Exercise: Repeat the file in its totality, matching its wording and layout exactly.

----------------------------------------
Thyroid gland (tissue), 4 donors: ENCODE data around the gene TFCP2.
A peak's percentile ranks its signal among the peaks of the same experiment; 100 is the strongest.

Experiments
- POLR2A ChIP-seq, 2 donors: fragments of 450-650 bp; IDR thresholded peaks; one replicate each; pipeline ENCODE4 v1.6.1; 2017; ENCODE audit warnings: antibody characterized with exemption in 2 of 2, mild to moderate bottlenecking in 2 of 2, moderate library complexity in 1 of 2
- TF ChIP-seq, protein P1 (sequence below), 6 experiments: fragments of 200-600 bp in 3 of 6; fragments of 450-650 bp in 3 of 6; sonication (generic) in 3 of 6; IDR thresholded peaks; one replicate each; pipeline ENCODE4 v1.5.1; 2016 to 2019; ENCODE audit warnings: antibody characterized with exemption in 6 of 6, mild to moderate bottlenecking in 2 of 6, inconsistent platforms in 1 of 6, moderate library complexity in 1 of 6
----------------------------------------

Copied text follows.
Thyroid gland (tissue), 4 donors: ENCODE data around the gene TFCP2.
A peak's percentile ranks its signal among the peaks of the same experiment; 100 is the strongest.

Experiments
- POLR2A ChIP-seq, 2 donors: fragments of 450-650 bp; IDR thresholded peaks; one replicate each; pipeline ENCODE4 v1.6.1; 2017; ENCODE audit warnings: antibody characterized with exemption in 2 of 2, mild to moderate bottlenecking in 2 of 2, moderate library complexity in 1 of 2
- TF ChIP-seq, protein P1 (sequence below), 6 experiments: fragments of 200-600 bp in 3 of 6; fragments of 450-650 bp in 3 of 6; sonication (generic) in 3 of 6; IDR thresholded peaks; one replicate each; pipeline ENCODE4 v1.5.1; 2016 to 2019; ENCODE audit warnings: antibody characterized with exemption in 6 of 6, mild to moderate bottlenecking in 2 of 6, inconsistent platforms in 1 of 6, moderate library complexity in 1 of 6